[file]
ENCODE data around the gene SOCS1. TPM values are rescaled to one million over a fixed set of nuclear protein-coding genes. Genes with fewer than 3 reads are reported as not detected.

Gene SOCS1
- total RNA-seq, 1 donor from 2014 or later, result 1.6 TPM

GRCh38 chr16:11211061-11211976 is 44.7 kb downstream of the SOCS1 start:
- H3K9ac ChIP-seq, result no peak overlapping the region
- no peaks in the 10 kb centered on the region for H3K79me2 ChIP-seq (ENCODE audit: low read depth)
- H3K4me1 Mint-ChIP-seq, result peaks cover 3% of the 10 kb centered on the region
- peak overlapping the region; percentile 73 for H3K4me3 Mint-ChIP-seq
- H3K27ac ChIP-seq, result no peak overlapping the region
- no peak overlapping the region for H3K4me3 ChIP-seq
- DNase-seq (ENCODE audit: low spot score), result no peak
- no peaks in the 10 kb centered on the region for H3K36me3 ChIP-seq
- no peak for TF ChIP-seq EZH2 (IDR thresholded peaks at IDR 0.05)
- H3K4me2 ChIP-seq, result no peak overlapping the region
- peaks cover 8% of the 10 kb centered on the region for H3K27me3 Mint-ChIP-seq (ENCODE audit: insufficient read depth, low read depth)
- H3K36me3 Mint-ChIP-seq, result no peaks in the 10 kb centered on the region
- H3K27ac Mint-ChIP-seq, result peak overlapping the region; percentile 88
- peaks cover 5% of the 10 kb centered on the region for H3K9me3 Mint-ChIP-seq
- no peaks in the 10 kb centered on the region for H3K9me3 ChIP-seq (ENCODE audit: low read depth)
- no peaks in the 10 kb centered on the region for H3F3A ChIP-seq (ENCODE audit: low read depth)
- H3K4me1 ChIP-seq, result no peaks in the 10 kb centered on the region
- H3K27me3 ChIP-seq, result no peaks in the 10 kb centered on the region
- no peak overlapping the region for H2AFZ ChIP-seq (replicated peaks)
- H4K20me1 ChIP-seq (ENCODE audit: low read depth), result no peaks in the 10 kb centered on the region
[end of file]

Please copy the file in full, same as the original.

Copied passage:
ENCODE data around the gene SOCS1. TPM values are rescaled to one million over a fixed set of nuclear protein-coding genes. Genes with fewer than 3 reads are reported as not detected.

Gene SOCS1
- total RNA-seq, 1 donor from 2014 or later, result 1.6 TPM

GRCh38 chr16:11211061-11211976 is 44.7 kb downstream of the SOCS1 start:
- H3K9ac ChIP-seq, result no peak overlapping the region
- no peaks in the 10 kb centered on the region for H3K79me2 ChIP-seq (ENCODE audit: low read depth)
- H3K4me1 Mint-ChIP-seq, result peaks cover 3% of the 10 kb centered on the region
- peak overlapping the region; percentile 73 for H3K4me3 Mint-ChIP-seq
- H3K27ac ChIP-seq, result no peak overlapping the region
- no peak overlapping the region for H3K4me3 ChIP-seq
- DNase-seq (ENCODE audit: low spot score), result no peak
- no peaks in the 10 kb centered on the region for H3K36me3 ChIP-seq
- no peak for TF ChIP-seq EZH2 (IDR thresholded peaks at IDR 0.05)
- H3K4me2 ChIP-seq, result no peak overlapping the region
- peaks cover 8% of the 10 kb centered on the region for H3K27me3 Mint-ChIP-seq (ENCODE audit: insufficient read depth, low read depth)
- H3K36me3 Mint-ChIP-seq, result no peaks in the 10 kb centered on the region
- H3K27ac Mint-ChIP-seq, result peak overlapping the region; percentile 88
- peaks cover 5% of the 10 kb centered on the region for H3K9me3 Mint-ChIP-seq
- no peaks in the 10 kb centered on the region for H3K9me3 ChIP-seq (ENCODE audit: low read depth)
- no peaks in the 10 kb centered on the region for H3F3A ChIP-seq (ENCODE audit: low read depth)
- H3K4me1 ChIP-seq, result no peaks in the 10 kb centered on the region
- H3K27me3 ChIP-seq, result no peaks in the 10 kb centered on the region
- no peak overlapping the region for H2AFZ ChIP-seq (replicated peaks)
- H4K20me1 ChIP-seq (ENCODE audit: low read depth), result no peaks in the 10 kb centered on the region